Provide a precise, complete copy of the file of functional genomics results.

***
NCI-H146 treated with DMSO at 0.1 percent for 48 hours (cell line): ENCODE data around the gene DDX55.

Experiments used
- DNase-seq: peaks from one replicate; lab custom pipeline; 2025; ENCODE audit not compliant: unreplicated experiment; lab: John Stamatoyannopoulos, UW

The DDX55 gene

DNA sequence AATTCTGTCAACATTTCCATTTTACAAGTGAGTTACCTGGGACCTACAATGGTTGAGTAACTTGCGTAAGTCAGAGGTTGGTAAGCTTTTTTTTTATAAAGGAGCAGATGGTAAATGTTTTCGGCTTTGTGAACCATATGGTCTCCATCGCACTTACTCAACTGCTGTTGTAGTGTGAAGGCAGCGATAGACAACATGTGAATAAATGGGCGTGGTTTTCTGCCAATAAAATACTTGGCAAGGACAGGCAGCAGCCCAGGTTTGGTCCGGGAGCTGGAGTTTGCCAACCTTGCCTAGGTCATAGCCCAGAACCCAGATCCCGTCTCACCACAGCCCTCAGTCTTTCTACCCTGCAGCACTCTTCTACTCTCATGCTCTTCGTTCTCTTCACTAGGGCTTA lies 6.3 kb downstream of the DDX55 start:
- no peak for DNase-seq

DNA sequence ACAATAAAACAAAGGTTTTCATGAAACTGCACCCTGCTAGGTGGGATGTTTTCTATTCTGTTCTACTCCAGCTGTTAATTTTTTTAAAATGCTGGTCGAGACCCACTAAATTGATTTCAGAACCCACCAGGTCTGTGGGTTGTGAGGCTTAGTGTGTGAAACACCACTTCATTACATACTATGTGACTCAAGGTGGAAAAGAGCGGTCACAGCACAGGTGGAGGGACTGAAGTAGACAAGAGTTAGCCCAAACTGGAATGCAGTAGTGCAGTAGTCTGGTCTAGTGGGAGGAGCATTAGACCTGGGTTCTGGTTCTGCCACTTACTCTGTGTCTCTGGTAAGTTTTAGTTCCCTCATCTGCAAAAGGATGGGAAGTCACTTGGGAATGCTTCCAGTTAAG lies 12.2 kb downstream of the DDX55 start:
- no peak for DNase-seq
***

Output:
NCI-H146 treated with DMSO at 0.1 percent for 48 hours (cell line): ENCODE data around the gene DDX55.

Experiments used
- DNase-seq: peaks from one replicate; lab custom pipeline; 2025; ENCODE audit not compliant: unreplicated experiment; lab: John Stamatoyannopoulos, UW

The DDX55 gene

DNA sequence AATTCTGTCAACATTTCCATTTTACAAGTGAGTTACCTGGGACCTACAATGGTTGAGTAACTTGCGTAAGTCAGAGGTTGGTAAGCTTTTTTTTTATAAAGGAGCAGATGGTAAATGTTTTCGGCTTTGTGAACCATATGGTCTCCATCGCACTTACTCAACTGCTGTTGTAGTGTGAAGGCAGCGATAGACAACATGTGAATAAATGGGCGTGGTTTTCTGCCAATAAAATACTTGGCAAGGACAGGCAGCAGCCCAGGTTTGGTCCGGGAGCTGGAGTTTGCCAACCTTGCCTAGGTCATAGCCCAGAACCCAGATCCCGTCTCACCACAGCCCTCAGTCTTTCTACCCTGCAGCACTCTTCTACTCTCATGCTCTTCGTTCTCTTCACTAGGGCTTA lies 6.3 kb downstream of the DDX55 start:
- no peak for DNase-seq

DNA sequence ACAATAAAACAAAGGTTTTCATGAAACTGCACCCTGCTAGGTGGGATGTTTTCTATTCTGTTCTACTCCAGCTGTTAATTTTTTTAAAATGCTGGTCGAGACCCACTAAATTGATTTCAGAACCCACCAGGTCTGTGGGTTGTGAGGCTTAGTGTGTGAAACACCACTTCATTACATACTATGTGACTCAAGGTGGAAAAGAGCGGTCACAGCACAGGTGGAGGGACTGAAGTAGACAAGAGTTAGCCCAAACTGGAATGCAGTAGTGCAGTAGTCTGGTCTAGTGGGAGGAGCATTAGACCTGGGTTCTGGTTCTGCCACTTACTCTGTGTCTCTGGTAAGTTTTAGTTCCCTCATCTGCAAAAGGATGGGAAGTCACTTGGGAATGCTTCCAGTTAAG lies 12.2 kb downstream of the DDX55 start:
- no peak for DNase-seq